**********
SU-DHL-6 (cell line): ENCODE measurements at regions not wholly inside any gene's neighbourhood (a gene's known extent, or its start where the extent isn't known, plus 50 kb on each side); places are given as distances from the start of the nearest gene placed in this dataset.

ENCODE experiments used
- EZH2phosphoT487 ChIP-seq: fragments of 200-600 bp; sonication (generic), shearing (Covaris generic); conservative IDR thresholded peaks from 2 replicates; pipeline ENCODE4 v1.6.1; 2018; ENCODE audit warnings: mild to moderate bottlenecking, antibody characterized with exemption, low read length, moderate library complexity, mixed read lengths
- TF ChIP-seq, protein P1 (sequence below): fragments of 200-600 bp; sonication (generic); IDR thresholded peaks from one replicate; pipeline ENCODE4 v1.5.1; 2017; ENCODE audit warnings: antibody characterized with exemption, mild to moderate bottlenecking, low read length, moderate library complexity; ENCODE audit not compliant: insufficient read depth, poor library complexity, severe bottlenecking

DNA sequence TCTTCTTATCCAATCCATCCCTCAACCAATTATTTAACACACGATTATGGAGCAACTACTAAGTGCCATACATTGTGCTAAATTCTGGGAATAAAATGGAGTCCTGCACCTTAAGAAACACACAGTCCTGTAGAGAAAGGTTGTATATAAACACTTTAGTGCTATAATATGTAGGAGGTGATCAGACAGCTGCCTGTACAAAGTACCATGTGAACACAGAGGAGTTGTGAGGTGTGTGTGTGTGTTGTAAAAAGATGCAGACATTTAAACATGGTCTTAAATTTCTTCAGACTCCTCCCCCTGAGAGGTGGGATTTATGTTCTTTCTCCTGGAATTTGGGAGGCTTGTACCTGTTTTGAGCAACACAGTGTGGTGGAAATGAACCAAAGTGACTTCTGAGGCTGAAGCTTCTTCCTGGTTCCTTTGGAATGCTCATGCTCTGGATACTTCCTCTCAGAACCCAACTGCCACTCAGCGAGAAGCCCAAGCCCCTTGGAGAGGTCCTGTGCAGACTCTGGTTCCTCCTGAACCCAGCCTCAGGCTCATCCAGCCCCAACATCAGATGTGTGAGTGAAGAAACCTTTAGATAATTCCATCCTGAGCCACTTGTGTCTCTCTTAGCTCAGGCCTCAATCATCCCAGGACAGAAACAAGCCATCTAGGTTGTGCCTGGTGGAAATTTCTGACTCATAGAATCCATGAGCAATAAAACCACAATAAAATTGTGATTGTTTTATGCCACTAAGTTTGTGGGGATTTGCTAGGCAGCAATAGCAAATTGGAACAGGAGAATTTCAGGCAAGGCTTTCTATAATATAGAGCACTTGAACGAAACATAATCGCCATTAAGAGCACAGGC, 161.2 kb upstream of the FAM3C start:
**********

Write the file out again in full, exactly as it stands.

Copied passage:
SU-DHL-6 (cell line): ENCODE measurements at regions not wholly inside any gene's neighbourhood (a gene's known extent, or its start where the extent isn't known, plus 50 kb on each side); places are given as distances from the start of the nearest gene placed in this dataset.

ENCODE experiments used
- EZH2phosphoT487 ChIP-seq: fragments of 200-600 bp; sonication (generic), shearing (Covaris generic); conservative IDR thresholded peaks from 2 replicates; pipeline ENCODE4 v1.6.1; 2018; ENCODE audit warnings: mild to moderate bottlenecking, antibody characterized with exemption, low read length, moderate library complexity, mixed read lengths
- TF ChIP-seq, protein P1 (sequence below): fragments of 200-600 bp; sonication (generic); IDR thresholded peaks from one replicate; pipeline ENCODE4 v1.5.1; 2017; ENCODE audit warnings: antibody characterized with exemption, mild to moderate bottlenecking, low read length, moderate library complexity; ENCODE audit not compliant: insufficient read depth, poor library complexity, severe bottlenecking

DNA sequence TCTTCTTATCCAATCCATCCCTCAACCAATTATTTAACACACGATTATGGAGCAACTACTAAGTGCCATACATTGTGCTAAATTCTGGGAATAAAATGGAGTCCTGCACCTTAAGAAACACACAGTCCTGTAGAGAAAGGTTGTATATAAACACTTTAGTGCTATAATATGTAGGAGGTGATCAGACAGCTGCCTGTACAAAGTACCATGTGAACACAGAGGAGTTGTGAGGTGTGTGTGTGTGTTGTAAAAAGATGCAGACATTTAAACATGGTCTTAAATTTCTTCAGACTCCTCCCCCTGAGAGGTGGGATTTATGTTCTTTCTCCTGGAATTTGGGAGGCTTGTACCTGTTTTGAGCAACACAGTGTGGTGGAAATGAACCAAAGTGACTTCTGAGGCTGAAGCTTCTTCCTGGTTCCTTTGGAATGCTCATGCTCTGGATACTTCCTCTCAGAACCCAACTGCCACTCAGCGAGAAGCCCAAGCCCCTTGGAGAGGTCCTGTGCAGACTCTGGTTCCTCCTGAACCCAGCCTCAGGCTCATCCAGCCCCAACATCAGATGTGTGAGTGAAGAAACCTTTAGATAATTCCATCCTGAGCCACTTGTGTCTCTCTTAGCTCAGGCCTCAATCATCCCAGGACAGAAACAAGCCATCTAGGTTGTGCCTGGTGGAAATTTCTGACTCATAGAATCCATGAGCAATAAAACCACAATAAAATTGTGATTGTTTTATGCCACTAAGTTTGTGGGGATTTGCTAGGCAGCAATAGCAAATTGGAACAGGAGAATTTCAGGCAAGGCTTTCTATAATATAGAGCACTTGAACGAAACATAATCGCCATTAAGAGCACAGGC, 161.2 kb upstream of the FAM3C start: